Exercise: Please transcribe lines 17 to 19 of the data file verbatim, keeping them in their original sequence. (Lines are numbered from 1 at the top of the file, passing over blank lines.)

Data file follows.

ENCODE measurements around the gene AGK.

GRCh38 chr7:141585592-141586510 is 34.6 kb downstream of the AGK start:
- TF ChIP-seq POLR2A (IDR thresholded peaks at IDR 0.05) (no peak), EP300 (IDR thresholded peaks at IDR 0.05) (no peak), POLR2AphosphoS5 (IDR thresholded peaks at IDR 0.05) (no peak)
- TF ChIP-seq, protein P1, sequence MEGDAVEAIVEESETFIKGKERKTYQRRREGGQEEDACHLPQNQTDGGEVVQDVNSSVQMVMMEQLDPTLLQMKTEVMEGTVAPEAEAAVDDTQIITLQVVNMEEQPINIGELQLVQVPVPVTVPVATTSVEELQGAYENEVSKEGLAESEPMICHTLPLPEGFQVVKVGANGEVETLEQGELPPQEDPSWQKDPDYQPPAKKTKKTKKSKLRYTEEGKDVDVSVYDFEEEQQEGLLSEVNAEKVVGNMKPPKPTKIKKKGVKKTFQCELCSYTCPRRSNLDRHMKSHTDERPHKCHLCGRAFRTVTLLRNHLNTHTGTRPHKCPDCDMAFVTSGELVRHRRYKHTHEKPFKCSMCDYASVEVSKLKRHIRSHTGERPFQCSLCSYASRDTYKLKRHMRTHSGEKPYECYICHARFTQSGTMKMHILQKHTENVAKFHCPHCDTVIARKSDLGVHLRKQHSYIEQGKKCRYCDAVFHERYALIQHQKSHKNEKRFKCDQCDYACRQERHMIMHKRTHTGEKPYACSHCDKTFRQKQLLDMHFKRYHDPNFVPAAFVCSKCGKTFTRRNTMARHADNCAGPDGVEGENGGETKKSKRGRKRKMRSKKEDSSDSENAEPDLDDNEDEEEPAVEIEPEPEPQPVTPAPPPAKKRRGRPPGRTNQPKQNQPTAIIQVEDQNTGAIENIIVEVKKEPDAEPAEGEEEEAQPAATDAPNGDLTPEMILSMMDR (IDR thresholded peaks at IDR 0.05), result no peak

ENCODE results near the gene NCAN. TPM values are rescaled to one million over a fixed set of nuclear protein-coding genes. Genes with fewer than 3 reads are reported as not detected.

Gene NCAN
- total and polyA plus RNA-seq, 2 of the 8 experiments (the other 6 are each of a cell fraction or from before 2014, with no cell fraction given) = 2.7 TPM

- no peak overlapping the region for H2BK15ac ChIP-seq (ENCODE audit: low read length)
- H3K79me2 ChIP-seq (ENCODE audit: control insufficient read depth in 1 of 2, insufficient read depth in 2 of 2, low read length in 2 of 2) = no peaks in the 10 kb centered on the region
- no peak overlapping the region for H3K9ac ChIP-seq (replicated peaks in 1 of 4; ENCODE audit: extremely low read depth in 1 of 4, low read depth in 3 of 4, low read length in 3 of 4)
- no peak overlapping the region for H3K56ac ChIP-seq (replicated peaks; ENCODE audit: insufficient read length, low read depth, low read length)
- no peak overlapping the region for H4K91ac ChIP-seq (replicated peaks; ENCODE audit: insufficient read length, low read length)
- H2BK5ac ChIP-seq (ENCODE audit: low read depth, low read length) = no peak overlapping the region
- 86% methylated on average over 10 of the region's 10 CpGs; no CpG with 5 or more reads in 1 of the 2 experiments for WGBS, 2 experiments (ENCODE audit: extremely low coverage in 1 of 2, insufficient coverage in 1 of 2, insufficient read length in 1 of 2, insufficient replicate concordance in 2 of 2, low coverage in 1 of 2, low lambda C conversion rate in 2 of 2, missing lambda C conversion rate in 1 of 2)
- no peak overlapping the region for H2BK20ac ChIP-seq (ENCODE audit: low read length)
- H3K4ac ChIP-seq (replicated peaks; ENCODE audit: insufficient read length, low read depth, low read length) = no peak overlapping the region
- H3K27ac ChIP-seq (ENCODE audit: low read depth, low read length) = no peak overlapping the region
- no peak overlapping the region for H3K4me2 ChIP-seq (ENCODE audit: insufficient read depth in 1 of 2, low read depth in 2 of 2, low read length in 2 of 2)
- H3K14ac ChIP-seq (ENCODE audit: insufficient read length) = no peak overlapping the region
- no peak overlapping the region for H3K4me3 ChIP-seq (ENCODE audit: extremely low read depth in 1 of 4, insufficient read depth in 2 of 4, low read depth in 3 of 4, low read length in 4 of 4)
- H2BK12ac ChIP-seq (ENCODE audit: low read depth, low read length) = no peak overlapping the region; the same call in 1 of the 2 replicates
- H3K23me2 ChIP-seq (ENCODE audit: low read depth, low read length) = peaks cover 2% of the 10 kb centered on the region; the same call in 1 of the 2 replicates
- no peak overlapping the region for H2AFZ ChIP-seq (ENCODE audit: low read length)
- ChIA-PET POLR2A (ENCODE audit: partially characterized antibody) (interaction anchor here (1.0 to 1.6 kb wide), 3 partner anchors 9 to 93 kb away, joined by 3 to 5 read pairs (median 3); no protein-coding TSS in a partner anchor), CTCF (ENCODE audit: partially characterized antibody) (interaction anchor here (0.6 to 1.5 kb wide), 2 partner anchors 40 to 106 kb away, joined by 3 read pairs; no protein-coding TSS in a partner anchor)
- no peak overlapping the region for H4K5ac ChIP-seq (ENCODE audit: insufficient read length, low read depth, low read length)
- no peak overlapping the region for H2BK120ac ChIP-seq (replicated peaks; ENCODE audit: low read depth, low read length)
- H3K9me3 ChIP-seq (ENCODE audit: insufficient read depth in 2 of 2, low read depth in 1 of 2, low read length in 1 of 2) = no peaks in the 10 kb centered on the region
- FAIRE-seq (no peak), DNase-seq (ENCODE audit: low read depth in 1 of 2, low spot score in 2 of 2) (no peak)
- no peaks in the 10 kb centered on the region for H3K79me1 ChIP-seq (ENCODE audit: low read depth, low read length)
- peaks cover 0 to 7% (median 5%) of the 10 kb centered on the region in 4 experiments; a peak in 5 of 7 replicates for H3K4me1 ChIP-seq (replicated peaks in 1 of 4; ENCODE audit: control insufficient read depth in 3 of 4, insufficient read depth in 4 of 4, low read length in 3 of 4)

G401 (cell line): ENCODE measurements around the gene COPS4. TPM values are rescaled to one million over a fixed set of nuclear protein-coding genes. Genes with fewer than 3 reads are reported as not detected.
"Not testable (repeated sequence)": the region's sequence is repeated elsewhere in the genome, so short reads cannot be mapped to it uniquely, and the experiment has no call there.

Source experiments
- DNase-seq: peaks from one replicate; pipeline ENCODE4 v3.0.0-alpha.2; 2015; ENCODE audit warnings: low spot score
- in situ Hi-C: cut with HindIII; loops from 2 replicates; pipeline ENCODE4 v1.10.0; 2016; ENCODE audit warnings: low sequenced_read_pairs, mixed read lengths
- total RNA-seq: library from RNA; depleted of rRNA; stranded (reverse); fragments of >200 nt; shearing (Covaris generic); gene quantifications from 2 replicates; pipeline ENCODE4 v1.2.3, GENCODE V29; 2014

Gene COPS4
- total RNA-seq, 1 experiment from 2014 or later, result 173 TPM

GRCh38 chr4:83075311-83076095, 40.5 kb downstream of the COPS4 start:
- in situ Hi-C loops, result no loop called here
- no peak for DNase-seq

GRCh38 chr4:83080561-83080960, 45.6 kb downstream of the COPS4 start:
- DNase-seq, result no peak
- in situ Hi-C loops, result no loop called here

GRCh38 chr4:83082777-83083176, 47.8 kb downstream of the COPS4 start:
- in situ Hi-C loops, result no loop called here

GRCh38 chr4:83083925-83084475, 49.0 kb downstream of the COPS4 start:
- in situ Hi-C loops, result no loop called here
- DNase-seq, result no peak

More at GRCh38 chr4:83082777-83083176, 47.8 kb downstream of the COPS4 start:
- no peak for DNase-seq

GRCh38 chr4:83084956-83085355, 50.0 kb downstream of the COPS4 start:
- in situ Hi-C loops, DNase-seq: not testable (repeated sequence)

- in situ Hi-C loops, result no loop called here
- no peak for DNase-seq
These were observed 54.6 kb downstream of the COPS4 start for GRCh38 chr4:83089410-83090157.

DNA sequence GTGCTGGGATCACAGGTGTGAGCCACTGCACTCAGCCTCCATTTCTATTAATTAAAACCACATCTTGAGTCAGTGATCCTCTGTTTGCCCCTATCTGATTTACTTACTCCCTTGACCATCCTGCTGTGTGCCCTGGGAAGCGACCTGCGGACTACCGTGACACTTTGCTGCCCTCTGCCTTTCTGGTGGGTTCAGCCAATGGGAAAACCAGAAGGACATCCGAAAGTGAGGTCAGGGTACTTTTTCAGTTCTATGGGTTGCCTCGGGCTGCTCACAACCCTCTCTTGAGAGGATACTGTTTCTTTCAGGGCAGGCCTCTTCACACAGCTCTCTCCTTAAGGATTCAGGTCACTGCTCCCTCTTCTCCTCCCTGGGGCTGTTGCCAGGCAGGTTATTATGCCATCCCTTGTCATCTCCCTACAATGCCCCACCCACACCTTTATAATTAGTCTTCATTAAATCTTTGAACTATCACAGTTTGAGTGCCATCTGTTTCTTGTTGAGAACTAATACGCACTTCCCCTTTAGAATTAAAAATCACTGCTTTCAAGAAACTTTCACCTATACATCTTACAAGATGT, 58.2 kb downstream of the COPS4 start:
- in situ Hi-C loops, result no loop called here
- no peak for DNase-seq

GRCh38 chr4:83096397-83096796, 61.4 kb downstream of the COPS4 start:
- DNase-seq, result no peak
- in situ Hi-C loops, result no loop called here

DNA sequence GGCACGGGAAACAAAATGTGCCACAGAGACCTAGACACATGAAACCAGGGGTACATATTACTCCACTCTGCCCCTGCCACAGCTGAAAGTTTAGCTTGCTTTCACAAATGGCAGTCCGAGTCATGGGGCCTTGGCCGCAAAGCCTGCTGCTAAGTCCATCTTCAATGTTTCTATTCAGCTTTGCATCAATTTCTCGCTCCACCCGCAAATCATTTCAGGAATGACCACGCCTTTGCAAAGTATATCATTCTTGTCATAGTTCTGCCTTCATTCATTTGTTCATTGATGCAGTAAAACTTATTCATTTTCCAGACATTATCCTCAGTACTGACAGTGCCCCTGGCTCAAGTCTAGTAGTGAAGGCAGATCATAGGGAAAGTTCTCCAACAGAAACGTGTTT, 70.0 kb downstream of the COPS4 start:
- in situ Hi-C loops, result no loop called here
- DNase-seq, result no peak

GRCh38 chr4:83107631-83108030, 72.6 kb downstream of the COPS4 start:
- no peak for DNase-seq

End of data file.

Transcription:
- H3K27ac ChIP-seq (ENCODE audit: low read depth, low read length) = no peak overlapping the region
- no peak overlapping the region for H3K4me2 ChIP-seq (ENCODE audit: insufficient read depth in 1 of 2, low read depth in 2 of 2, low read length in 2 of 2)
- H3K14ac ChIP-seq (ENCODE audit: insufficient read length) = no peak overlapping the region